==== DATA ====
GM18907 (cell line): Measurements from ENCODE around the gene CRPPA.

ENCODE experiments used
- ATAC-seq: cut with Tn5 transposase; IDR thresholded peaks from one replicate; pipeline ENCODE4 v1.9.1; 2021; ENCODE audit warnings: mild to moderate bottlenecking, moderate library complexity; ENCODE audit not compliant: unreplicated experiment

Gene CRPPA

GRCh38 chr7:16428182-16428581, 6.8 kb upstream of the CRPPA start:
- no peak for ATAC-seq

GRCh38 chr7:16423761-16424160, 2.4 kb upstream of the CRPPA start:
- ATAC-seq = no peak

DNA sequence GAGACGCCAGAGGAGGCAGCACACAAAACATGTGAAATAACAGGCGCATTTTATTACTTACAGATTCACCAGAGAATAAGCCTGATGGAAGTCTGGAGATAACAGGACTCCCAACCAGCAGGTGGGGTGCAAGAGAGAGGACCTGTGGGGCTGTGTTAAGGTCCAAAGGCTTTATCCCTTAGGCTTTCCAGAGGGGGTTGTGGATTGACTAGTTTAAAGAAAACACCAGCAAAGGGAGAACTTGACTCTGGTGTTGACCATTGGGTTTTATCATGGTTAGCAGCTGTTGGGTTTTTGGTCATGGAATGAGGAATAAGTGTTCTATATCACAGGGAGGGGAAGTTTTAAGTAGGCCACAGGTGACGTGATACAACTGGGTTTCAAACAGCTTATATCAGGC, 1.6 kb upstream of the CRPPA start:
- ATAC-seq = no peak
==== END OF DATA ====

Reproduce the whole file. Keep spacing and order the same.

GM18907 (cell line): Measurements from ENCODE around the gene CRPPA.

ENCODE experiments used
- ATAC-seq: cut with Tn5 transposase; IDR thresholded peaks from one replicate; pipeline ENCODE4 v1.9.1; 2021; ENCODE audit warnings: mild to moderate bottlenecking, moderate library complexity; ENCODE audit not compliant: unreplicated experiment

Gene CRPPA

GRCh38 chr7:16428182-16428581, 6.8 kb upstream of the CRPPA start:
- no peak for ATAC-seq

GRCh38 chr7:16423761-16424160, 2.4 kb upstream of the CRPPA start:
- ATAC-seq = no peak

DNA sequence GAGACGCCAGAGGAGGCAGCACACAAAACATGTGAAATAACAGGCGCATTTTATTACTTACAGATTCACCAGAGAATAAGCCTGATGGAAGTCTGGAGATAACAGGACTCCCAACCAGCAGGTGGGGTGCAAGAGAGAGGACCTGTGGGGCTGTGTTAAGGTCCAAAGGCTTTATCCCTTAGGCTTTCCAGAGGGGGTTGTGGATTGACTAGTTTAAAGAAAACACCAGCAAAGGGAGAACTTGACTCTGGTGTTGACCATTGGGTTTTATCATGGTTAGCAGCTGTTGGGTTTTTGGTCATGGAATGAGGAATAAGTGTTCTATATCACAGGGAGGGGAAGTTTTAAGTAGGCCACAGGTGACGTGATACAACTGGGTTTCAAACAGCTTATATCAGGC, 1.6 kb upstream of the CRPPA start:
- ATAC-seq = no peak